Every athlete is looking to find a competitive advantage. From carbon-plated shoes, to the latest clips that allow them to get on and off their bike faster, to a more aerodynamic swimsuit, endurance competitors in particular are constantly seeking a leg-up on their opponents and ways to push themselves one or two percent further and faster. For some, this optimization obsession leads to seeking a chemical edge. That’s right, we’re talking about banned substances and prescriptions for medical conditions that they may or may not have, so they can take advantage of therapeutic use exemptions (TUEs). In this article, we dive into the ethical and practical considerations that this issue presents to you as a coach.
Navigating the Ethical Pitfalls of Therapeutic Use Exemptions
The debate over TUEs has never stopped raging. At every level of competitive sport, there’s a spirited debate as to what constitutes taking a prescription for a legitimate medical condition versus doing so to gain a competitive edge. In his insightful and timely book, Win at All Costs, Matt Hart tells the troubling story of one athlete whose coach allegedly advised her to run hard before a doctor’s appointment so her physician would diagnose her labored breathing as exercise-induced asthma and prescribe a steroid that could improve her performance on the track.
It’s impossible to know how widespread such ethically dubious tactics are and how coaches are urging their athletes to display carefully-orchestrated symptoms that warrant a doctor to issue prescriptions. It’s also hard to tell how many of your fellow coaches are administering PEDs with masking agents or cycling their athletes off of them long enough before competition so that they won’t show up in post-race tests.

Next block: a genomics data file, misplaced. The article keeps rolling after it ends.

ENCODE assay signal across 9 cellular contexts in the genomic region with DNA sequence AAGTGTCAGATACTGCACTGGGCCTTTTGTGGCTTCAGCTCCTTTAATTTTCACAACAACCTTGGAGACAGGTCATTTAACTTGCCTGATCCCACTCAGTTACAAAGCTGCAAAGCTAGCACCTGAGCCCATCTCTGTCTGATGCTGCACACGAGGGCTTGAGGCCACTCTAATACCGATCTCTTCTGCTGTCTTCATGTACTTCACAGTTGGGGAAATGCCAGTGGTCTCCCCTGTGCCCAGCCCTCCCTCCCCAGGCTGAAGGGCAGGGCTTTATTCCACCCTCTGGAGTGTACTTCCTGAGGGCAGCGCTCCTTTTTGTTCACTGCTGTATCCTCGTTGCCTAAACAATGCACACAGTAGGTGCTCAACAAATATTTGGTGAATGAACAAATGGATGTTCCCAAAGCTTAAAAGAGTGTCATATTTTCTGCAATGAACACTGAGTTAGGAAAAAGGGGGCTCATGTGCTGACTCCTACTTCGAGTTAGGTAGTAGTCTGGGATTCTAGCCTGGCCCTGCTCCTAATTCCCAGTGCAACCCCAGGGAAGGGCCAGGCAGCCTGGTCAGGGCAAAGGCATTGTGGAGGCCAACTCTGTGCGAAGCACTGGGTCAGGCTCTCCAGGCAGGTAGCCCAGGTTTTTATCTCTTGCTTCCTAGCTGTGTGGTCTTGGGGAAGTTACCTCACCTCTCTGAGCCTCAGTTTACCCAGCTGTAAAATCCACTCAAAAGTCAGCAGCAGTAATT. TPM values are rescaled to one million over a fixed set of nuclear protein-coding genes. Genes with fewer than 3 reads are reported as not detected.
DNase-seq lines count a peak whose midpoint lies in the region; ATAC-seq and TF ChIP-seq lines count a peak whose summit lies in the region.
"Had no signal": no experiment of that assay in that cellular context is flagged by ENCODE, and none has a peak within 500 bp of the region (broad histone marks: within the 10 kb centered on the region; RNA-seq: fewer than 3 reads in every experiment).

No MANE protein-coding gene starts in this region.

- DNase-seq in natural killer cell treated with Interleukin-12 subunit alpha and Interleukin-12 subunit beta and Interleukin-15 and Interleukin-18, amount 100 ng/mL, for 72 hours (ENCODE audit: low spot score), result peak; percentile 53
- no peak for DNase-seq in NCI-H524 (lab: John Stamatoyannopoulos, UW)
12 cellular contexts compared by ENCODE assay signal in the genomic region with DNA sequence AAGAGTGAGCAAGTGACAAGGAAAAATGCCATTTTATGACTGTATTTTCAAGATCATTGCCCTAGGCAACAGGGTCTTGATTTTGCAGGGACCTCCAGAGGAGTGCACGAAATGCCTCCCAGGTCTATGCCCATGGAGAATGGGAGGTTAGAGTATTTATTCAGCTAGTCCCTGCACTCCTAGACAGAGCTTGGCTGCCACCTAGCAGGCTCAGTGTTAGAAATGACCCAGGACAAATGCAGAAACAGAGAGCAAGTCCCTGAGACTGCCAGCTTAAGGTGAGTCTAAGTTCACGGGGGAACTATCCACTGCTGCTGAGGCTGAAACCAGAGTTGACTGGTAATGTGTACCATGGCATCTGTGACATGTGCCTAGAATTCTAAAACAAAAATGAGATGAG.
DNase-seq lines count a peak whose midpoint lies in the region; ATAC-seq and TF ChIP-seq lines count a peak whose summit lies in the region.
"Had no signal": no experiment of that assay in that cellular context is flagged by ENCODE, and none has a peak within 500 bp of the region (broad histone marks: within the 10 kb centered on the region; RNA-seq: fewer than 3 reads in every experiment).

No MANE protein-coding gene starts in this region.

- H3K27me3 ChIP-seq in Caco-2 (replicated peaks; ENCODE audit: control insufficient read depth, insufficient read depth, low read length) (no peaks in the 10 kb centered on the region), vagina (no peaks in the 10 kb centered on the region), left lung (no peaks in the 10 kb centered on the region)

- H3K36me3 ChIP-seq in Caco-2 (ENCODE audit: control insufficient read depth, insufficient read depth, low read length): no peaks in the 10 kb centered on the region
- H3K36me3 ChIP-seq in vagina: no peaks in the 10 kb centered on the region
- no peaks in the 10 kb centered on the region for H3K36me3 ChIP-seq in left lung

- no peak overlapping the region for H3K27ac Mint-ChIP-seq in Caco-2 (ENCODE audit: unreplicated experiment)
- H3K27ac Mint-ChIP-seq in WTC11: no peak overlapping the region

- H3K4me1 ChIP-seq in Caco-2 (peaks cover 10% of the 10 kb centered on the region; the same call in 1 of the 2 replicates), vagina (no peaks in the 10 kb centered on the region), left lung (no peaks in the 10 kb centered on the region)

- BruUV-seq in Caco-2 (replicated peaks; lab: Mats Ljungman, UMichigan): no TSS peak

As a coach, you may not have taken the Hippocratic Oath, but you still have a duty to your athletes to do no harm to their body or mind. This includes ensuring that they’re adequately fueling, hydrating, resting, that you’re creating programming that avoids overtraining, and steering them clear of both banned PEDs and medications they don’t need via a TUE.
You need to lead your peers and clients by drawing a very clear line in the sand on these issues. Yes, they are complex on the surface, but the ethical choices around PEDs and TUE prescriptions are very simple: you’re either doing right or wrong by the athletes and the sport that you’re training them for. Every coach who makes the wrong choice merely compounds the issues of drug use in athletics and the overconsumption of prescription medication in society at large. So sure, if one of your clients legitimately suffers from asthma, encourage them to see a doctor and potentially get a new inhaler that might improve their quality of life. But if a client is trying to fake or exaggerate symptoms in the hope of getting a prescription that speeds their recovery or increases their output, call them out. This is not the time to be timid.
It’s not enough for you to make it clear that you will not coach anyone who is taking PEDs or manipulating TUE regulations for potential performance gains. Each athlete in your training group must step up and join you in this tough stand. So how should you advise them, beyond telling them your stance and being clear about what the consequences will be if they compromise your principles? In my interview with Hart for TrainingPeaks, he had this to say: